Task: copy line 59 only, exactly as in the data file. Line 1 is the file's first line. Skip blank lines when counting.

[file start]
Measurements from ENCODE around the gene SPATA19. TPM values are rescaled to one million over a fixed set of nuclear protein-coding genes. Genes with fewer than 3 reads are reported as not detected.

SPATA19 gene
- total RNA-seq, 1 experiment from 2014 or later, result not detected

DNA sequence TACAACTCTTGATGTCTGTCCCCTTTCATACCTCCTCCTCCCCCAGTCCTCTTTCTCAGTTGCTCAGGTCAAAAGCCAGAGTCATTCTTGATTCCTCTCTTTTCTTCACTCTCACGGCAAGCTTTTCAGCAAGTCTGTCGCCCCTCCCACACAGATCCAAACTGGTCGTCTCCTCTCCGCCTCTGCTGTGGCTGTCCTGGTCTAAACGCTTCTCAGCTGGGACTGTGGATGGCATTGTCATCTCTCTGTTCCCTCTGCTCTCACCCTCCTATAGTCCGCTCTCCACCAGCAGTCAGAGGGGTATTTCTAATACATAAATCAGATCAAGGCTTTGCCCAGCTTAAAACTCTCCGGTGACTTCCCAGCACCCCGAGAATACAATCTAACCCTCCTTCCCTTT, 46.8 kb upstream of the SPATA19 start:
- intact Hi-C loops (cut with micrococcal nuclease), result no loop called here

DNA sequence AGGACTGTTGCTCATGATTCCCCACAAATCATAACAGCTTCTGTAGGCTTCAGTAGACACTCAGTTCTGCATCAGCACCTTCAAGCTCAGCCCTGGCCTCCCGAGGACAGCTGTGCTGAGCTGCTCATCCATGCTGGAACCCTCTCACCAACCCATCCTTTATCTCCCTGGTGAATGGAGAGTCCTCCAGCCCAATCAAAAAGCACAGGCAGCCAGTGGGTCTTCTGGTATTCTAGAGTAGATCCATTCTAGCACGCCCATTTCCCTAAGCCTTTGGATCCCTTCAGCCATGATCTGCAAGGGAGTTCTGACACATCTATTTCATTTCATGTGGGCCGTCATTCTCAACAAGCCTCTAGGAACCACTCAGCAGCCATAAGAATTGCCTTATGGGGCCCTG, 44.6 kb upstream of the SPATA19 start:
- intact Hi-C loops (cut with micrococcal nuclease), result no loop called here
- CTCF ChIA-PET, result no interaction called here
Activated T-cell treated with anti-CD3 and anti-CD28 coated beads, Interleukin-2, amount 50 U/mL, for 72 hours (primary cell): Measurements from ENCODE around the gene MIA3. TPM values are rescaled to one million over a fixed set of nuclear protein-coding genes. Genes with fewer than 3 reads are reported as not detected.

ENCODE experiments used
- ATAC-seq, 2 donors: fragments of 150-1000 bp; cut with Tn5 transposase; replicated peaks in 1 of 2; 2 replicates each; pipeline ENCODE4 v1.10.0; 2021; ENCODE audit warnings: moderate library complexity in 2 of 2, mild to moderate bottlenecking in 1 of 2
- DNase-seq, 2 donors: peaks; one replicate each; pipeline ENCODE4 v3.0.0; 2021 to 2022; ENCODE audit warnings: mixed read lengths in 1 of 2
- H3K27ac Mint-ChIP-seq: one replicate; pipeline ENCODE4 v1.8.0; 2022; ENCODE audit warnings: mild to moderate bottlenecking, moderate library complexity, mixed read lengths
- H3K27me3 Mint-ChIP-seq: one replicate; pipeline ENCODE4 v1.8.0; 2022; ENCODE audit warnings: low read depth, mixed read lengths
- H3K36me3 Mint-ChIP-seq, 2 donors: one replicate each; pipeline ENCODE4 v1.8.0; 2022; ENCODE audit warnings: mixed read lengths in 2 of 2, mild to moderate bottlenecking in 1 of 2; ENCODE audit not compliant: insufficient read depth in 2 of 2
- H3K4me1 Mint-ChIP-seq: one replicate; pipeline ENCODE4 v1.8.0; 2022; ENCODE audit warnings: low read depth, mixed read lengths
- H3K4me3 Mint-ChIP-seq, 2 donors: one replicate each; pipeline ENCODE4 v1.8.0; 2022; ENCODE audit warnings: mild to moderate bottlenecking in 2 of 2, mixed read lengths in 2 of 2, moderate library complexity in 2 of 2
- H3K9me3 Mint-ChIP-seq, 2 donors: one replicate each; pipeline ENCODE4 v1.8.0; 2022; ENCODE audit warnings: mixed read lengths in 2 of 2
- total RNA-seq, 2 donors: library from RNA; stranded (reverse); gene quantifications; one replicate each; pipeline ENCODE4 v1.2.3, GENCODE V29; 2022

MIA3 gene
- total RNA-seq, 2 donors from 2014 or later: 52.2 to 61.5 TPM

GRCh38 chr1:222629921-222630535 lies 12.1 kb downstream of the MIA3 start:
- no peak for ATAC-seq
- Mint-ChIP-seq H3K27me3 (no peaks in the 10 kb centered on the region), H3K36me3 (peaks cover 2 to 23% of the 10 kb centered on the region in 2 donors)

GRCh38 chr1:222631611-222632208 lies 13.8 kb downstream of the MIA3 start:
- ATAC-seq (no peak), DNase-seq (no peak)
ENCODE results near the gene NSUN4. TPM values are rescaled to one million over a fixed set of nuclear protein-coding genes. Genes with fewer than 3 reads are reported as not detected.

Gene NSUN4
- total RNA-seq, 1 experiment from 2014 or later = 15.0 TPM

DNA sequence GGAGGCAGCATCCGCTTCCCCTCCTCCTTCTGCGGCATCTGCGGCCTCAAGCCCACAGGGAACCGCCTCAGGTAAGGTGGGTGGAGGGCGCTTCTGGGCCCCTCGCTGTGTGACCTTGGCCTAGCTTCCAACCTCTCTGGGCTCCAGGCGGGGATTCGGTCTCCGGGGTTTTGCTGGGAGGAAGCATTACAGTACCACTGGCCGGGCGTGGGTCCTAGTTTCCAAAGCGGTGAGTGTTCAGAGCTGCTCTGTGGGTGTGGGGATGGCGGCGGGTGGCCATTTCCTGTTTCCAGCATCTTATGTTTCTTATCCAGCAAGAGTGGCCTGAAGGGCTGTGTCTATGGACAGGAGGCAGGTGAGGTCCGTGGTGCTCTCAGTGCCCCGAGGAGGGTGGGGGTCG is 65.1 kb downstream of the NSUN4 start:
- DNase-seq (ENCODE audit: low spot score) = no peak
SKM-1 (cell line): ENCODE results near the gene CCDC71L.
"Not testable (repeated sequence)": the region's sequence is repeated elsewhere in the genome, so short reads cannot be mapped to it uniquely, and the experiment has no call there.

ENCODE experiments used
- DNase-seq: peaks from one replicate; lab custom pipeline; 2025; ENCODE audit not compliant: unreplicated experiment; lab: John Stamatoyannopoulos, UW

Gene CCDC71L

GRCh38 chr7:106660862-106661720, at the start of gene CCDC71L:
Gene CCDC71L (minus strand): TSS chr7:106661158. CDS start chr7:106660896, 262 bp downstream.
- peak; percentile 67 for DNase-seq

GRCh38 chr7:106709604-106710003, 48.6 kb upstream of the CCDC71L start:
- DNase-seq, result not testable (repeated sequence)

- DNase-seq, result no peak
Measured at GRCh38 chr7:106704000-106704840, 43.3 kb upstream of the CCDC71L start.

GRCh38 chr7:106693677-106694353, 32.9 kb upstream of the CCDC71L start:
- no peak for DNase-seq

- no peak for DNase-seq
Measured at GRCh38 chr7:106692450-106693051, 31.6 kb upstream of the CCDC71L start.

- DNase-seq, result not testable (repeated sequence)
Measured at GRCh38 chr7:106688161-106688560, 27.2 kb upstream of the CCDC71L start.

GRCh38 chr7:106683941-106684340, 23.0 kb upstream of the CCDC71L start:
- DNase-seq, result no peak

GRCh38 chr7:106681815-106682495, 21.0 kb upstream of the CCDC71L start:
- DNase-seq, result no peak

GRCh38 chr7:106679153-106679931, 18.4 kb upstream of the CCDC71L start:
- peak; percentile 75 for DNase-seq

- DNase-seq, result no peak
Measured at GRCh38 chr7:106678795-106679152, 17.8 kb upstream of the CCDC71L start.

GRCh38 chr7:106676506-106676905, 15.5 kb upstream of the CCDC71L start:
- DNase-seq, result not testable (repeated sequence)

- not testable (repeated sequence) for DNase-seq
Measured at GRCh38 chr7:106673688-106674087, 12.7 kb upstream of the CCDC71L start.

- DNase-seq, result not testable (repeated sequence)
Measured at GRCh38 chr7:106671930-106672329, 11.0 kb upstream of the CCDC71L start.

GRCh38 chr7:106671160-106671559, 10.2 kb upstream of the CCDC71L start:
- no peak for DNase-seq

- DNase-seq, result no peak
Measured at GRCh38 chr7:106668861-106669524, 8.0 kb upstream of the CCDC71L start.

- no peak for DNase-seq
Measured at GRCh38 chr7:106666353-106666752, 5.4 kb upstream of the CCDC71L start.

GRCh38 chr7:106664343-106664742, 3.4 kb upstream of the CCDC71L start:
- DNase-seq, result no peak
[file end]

- DNase-seq, result not testable (repeated sequence)